This was the card, the Three of Wands:
For those of you not into the tarot, spiritually or otherwise, it’s all about sharing your work with others. Sit with your friends by the embers of that fire, the card says, and see where you go.
It feels hopeful, and I am not used to feeling hopeful in regard to my creative work. I don’t say that to elicit sympathy, or pity; being a professional creative is a numbers game. Statistically, I won’t ‘make it.’ I’m not sure what ‘it’ is, to be honest. Creative work as a full time job? I don’t know anyone who’s creative as a full timer, including authors with big fancy book deals. Most of us teach on the side, or speak at conferences, or write articles for magazines on subjects that aren’t necessarily creative. Some of us run podcasts or livestreams, or are fortunate enough to have proper radio shows or full time teaching jobs. Some sell our books to film companies, I guess, and if we’re lucky get to be a part of the production team. Most of us would say that the extra stuff helps fuel the creative work (although the dynamics of balancing the two is a conversation for another day).
I don’t know if this is a blog that will keep going, or how long for. As reader numbers have waxed and waned, I’ve asked myself again and again what the point of talking is if there’s no one there to listen. I’m never going to stop asking myself if there’s any point to sharing what I’m thinking, or what I’m doing. I’m not sure that’s something that can be answered just once. I have a feeling I’m only ever going to get more private, too, as my offline work evolves and as I spend more time working on the Do Something Directory as a relatively professional, sensible managing director whose sharing of personal views are not necessarily conducive to building a non profit organisation. And what’s a blog if not a type of online journal? Maybe we’ll find out.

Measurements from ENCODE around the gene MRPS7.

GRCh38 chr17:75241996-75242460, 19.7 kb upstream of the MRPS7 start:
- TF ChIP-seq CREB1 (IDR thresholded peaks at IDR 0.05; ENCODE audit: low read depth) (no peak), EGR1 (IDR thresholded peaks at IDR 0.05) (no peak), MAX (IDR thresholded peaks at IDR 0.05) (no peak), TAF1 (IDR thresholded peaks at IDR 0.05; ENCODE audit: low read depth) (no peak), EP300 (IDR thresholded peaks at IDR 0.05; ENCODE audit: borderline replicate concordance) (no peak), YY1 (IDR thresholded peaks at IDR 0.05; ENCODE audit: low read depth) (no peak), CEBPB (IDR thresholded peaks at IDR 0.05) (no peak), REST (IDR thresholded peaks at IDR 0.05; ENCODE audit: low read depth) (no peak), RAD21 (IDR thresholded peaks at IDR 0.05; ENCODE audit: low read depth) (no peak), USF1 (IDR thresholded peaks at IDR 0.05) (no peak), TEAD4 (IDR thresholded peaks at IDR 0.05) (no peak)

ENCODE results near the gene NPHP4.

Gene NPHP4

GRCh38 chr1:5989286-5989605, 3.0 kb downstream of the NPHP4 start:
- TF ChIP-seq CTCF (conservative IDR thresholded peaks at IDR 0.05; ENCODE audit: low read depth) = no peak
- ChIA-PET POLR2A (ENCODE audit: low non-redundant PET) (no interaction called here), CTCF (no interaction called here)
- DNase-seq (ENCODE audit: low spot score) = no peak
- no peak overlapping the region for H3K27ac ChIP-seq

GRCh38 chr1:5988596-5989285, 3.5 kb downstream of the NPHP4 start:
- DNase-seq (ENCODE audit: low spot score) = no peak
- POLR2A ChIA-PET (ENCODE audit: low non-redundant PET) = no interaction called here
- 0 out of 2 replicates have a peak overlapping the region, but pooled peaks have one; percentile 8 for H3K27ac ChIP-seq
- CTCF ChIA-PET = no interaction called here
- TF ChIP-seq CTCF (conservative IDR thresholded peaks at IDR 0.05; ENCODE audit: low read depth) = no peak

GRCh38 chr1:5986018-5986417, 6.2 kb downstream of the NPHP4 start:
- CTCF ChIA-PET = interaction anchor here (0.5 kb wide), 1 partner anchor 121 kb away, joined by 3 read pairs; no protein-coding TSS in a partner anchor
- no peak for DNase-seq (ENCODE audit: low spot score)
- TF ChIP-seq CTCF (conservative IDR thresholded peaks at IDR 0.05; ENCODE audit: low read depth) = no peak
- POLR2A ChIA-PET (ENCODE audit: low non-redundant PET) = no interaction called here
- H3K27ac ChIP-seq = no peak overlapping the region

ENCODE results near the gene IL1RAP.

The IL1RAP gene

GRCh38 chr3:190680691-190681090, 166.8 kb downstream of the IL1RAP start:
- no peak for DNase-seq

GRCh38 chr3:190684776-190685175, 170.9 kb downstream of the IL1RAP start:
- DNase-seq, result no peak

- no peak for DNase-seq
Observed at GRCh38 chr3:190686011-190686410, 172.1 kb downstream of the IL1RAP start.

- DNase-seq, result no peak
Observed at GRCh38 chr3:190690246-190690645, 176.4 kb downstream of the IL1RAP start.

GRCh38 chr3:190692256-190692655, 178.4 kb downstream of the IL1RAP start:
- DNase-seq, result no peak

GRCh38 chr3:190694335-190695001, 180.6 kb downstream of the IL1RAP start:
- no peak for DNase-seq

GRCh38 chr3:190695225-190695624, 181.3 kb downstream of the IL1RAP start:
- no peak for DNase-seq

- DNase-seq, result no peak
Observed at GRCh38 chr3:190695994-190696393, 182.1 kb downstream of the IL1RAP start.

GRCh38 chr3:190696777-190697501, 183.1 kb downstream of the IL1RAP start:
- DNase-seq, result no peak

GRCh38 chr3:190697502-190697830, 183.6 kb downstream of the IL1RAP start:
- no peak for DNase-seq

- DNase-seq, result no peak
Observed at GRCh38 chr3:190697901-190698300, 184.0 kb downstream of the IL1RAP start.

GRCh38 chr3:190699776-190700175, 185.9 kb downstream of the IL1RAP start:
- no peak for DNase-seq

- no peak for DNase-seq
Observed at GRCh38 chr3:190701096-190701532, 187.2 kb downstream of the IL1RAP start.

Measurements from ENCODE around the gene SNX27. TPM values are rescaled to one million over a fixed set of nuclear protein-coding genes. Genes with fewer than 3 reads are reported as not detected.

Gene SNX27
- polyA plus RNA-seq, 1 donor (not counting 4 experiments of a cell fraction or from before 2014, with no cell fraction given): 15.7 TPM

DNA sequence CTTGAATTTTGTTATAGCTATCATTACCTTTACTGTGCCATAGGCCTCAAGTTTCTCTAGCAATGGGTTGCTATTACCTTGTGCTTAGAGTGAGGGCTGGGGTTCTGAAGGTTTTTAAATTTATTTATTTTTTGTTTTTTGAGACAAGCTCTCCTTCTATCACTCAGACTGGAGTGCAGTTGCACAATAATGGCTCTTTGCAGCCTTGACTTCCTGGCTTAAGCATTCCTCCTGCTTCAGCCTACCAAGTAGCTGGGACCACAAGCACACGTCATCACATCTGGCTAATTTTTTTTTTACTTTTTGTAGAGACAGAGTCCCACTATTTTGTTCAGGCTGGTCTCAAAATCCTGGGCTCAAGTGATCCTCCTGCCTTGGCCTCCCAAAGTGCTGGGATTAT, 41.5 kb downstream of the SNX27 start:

If I can look back on this blog and feel hopeful, then I can look forward and feeling hopeful, too. I know that as May of next year inches closer, I’m going to want to show you guys my Killjoy jacket and, most likely, write a thousand words about the spiritual experience of seeing My Chem again. Do you remember when I wrote something soppy exactly two years ago to mark this blog’s momentous decade of existence and then MCR had the audacity to steal my thunder and announce a reunion? So rude.
Maybe I’ll share other things, too, like what I’m writing at the moment (social media copy for the Directory, to be quite honest), what I’m reading (I’m about to start a lovely copy of Frankenstein my friend T leant me, I can’t wait) and what I’m up to when I’m not doing those things. Hint: higher education. I could write a whole post on how much more I sleep now compared with before I went to university. Was I just not using my brain that much beforehand, or has close proximity to teenagers rewound my body clock? I don’t know how much I want to talk about uni online (I’m not going to talk about where I am publicly until second year, at least, because I live on campus). And I like having something that belongs to just me. Well, just me and the nine thousand people my mother has been telling about it.
Happy Halloween, lovelies. Go and reflect on the past, this is the best time to do it! I personally am going to make pasta. Look after yourselves and don’t forget to blow out the candles on your pumpkins before you go to bed. No one wants to celebrate Halloween by actually crossing the veil.